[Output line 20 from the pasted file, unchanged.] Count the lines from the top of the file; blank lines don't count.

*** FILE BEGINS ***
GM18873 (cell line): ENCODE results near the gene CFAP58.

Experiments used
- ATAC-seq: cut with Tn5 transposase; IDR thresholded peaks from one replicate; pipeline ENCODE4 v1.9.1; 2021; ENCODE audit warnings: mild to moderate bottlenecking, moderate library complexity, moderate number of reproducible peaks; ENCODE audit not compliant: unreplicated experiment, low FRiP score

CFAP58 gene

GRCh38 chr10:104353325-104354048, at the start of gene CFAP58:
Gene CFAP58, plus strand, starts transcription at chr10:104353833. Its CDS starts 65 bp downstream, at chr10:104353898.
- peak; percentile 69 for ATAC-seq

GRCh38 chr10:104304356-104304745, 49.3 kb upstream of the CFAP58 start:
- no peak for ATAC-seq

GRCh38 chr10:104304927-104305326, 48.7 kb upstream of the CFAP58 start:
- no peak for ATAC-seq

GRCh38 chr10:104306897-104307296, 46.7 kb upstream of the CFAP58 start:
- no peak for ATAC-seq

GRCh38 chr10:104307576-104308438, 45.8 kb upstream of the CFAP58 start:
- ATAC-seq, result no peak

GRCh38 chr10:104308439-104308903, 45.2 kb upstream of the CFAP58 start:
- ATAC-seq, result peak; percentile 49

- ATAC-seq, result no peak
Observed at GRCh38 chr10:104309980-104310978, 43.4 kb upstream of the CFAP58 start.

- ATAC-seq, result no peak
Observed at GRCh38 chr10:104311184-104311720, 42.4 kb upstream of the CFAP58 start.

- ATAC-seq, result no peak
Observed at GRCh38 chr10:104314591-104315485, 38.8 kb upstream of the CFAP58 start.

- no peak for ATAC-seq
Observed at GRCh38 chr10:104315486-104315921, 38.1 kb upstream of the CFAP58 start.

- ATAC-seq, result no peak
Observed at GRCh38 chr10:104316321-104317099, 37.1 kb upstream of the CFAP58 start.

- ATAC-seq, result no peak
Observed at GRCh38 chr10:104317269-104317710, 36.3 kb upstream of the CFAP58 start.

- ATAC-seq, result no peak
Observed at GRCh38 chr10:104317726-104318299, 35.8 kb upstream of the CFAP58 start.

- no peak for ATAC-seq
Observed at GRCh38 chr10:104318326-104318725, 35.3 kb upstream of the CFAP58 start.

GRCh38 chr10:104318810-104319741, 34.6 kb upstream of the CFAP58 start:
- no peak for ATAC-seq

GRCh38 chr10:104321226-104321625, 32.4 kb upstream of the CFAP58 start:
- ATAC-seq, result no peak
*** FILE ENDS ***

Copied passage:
- ATAC-seq, result no peak